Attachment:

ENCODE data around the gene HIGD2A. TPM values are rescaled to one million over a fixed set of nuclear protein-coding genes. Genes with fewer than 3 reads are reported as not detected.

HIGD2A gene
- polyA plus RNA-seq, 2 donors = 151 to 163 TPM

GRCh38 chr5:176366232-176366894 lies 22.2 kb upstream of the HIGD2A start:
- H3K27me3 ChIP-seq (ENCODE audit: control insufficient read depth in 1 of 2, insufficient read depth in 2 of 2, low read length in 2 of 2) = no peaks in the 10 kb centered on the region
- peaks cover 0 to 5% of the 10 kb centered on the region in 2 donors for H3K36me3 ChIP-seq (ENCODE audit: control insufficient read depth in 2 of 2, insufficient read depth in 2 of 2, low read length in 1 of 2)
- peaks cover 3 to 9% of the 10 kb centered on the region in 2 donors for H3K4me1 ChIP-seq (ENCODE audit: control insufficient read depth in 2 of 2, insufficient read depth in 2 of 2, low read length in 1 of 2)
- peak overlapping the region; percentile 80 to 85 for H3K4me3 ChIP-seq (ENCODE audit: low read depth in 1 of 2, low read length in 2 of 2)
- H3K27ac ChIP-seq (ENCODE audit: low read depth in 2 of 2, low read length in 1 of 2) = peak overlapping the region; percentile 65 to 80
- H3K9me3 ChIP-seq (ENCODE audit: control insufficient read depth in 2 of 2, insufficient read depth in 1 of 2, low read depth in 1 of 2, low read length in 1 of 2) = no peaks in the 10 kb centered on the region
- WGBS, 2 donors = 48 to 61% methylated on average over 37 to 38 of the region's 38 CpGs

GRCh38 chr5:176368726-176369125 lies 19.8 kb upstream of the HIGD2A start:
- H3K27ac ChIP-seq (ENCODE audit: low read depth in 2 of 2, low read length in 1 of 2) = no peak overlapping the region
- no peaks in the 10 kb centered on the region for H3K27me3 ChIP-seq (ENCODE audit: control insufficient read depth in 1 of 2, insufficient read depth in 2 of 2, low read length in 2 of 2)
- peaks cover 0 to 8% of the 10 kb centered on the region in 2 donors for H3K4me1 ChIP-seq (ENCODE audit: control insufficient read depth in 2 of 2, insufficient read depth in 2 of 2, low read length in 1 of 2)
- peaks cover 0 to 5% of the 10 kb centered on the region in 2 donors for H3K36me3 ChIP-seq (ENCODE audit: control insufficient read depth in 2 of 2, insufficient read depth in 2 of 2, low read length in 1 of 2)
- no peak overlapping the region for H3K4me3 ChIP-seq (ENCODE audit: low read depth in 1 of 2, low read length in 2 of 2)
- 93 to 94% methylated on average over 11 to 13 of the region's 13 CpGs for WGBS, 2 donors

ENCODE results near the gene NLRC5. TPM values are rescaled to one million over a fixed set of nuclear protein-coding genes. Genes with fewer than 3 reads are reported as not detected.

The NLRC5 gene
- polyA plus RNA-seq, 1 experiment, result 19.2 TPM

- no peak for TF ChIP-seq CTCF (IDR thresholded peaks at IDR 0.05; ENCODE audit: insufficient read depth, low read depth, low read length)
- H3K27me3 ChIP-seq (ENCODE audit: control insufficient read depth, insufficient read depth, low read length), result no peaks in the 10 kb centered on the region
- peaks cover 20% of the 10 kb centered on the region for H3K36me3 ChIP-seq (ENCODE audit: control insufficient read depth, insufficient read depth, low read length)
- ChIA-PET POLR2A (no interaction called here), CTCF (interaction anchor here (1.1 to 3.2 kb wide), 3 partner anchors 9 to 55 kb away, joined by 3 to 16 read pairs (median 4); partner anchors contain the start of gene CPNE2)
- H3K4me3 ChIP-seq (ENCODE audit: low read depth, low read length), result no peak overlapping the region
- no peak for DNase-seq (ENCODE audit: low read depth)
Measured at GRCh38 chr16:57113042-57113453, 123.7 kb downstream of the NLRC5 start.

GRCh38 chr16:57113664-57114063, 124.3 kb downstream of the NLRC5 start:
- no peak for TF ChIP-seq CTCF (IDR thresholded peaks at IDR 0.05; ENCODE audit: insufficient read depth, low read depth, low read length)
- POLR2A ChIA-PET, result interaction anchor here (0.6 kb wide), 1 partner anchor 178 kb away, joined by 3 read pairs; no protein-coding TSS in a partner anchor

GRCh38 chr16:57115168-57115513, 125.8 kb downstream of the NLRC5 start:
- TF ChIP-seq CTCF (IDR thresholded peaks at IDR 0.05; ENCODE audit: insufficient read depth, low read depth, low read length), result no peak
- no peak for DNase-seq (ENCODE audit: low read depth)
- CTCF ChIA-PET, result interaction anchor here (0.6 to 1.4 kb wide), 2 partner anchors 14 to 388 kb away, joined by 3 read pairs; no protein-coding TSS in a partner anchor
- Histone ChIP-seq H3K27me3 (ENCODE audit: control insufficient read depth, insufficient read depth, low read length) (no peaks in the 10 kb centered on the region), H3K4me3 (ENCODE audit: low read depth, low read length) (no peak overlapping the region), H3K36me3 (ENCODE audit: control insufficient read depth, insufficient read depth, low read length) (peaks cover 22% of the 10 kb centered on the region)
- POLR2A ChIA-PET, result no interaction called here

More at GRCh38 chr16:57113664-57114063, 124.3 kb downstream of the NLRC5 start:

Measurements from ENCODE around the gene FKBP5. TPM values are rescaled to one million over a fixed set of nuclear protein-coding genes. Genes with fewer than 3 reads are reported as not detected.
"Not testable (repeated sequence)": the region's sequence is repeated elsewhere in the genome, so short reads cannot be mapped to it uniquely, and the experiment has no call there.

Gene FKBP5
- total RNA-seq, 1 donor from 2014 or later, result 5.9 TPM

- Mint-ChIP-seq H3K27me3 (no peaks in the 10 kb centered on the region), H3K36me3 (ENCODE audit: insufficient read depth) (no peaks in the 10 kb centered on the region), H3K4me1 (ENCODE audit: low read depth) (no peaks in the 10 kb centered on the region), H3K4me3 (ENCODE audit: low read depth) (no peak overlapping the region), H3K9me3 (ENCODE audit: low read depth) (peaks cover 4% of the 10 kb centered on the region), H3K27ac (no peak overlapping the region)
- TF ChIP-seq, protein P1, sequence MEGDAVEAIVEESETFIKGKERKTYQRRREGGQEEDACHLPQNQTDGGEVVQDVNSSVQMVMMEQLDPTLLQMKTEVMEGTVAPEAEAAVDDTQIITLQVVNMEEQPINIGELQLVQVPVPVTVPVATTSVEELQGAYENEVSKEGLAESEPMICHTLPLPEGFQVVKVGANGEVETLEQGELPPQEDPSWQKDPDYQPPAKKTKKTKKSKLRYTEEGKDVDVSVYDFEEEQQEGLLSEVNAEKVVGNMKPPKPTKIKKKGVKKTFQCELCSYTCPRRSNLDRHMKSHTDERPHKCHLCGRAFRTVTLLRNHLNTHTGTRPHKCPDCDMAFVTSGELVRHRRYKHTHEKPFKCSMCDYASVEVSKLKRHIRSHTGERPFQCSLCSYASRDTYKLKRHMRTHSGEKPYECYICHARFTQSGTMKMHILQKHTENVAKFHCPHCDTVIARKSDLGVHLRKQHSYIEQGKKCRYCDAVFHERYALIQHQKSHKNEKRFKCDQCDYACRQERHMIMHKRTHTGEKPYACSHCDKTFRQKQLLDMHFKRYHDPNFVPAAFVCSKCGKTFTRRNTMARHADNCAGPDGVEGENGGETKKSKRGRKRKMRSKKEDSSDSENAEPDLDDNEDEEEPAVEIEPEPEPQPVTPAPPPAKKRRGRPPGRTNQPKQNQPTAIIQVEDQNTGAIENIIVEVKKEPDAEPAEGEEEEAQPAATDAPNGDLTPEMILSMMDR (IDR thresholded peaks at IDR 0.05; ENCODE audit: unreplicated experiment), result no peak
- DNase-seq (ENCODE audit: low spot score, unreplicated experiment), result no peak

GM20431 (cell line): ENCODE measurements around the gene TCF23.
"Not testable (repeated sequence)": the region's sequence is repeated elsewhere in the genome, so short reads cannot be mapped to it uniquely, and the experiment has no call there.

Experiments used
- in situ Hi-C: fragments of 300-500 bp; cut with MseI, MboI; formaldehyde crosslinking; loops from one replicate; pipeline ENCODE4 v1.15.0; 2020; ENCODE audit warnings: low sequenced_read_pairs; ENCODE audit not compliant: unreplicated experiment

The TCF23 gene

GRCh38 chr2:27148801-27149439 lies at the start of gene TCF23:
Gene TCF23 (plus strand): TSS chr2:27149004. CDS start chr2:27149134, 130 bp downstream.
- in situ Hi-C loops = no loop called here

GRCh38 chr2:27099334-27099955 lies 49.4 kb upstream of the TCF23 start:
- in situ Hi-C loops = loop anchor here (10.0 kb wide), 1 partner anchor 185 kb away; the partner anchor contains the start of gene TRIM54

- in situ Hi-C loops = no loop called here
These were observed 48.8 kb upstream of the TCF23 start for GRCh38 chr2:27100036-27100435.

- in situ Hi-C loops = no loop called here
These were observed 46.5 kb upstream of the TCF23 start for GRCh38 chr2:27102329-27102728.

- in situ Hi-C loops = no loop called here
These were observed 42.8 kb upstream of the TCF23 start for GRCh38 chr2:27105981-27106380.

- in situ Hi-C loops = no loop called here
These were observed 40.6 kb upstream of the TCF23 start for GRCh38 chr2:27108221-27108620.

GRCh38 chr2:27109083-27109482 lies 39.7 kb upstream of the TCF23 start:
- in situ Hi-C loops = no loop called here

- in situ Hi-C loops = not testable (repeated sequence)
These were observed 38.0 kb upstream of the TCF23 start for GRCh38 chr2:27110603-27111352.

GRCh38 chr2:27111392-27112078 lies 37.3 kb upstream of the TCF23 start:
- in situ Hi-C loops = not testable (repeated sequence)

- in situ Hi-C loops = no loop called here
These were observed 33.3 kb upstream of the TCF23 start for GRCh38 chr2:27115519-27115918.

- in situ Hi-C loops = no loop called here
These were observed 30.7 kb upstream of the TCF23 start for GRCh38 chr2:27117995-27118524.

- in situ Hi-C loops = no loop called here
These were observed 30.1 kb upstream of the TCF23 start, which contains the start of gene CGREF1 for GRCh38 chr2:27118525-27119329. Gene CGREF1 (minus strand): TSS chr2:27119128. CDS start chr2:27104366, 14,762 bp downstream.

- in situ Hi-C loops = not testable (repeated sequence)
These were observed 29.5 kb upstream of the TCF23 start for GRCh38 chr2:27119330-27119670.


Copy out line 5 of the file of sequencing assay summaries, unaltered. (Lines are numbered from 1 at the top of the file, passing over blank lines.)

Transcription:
- H3K27me3 ChIP-seq (ENCODE audit: control insufficient read depth in 1 of 2, insufficient read depth in 2 of 2, low read length in 2 of 2) = no peaks in the 10 kb centered on the region